FDA Issues Stronger Warning Against Power Morcellator Cancer Problem, But No Recall
Morcellation, the type of surgery involving power morcellators, is supposed to be a simple, non-invasive procedure in which the laparoscopic device is used to find fibroid tissue in the uterus, and grind it down so that it may be removed through a small incision in the abdomen. Uterine fibroids can cause pain and annoyance with menstruation, so many women choose to undergo the surgery to reduce those complications. However, grinding down fibroids, which are assumed to be non-cancerous, can actually cause the spread of cancer when a tumor is ground down.
According to FDA estimates, as many as 1 in 350 women have undetected uterine cancer that can look like fibroids, and the cancerous tissue can be ruptured with power morcellator surgery. The previous rate was estimated at 1 in every 7,000 women.
Power morcellators have also been used for less-invasive hysterectomies, but the FDA has become concerned that use of those devices in that type of surgery can also cause serious personal injury, and spread undetected uterine cancer throughout the abdominal cavity.
On Monday, November 24th, the FDA said that the “vast majority” of women with uterine fibroids should not undergo power morcellator surgery to remove the problem, due to the potential of undetected uterine cancer being spread.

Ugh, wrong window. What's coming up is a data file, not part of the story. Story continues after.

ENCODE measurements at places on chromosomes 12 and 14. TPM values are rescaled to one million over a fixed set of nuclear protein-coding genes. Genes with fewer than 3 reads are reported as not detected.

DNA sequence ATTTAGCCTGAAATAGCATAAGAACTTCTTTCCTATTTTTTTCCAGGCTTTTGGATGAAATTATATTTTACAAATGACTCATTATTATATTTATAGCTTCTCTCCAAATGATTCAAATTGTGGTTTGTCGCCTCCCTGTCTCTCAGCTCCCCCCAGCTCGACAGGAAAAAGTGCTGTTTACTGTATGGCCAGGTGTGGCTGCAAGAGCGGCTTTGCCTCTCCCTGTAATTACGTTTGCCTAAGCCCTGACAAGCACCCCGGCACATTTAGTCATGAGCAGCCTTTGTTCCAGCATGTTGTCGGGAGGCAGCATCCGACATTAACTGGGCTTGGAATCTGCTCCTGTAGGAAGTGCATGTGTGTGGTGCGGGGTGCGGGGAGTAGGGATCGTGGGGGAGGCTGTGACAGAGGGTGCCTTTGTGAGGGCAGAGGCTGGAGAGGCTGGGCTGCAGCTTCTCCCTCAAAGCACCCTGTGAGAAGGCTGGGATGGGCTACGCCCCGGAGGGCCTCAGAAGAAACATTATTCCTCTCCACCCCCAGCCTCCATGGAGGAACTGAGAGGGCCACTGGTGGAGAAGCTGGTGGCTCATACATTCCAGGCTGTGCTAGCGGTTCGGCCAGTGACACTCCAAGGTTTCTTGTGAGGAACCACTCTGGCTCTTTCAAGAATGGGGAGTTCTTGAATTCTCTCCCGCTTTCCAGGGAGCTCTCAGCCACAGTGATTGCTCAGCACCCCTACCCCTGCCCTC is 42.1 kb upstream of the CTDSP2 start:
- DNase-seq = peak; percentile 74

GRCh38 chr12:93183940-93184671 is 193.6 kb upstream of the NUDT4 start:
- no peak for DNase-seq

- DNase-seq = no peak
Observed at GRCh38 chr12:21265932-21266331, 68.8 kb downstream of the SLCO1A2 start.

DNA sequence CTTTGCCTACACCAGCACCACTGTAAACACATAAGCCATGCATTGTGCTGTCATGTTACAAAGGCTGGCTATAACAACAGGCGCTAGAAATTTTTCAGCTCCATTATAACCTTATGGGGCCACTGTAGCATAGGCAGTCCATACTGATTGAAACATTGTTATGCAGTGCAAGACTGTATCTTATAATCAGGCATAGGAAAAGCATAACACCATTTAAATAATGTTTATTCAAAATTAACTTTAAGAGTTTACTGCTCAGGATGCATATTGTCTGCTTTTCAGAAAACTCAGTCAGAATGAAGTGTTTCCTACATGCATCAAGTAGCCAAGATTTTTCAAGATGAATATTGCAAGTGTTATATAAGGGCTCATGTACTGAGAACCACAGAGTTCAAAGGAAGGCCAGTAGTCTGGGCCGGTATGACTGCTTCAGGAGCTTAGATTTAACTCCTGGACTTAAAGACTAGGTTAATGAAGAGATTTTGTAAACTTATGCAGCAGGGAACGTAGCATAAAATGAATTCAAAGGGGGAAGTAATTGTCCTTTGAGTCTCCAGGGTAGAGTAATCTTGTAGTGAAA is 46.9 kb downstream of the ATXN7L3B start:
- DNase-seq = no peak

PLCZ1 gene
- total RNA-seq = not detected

“Today, the U.S. Food and Drug Administration is taking immediate steps to help reduce the risk of spreading unsuspected cancer in women being treated for uterine fibroids,” the agency said in a statement. “Uterine tissue may contain unsuspected cancer. The use of laparoscopic power morcellators during fibroid surgery may spread cancer and decrease the long-term survival of patients.”
The FDA recommends using a “boxed warning” for all power morcellators, and will issue guidelines for when the devices can safely be used in patients.
Some gynecologists disagree with the FDA’s guidance, and says that some of what the FDA has stated about power morcellators is misleading.
The main problem is not the tool itself, but the fact that there are no good tests to distinguish between a uterine fibroid, which is benign, and a cancerous tumor. “The overwhelming majority of fibroids are totally benign fibroids,” said Dr. Hal Lawrence, executive vice president of the American College of Obstetricians and Gynecologists, who disagrees with the FDA’s decree against power morcellators.
“The FDA’s primary concern is the safety and well-being of patients, and taking these steps will help the agency’s safety recommendations to be implemented as quickly as possible,” Dr. William Maisel, deputy director for science and chief scientist at the FDA’s Center for Devices and Radiological Health, said in the agency’s news release. “Updating the device label with a boxed warning and contraindications will provide clinicians and patients with critical information about the risk of spreading cancerous tissue when these procedures are performed.”
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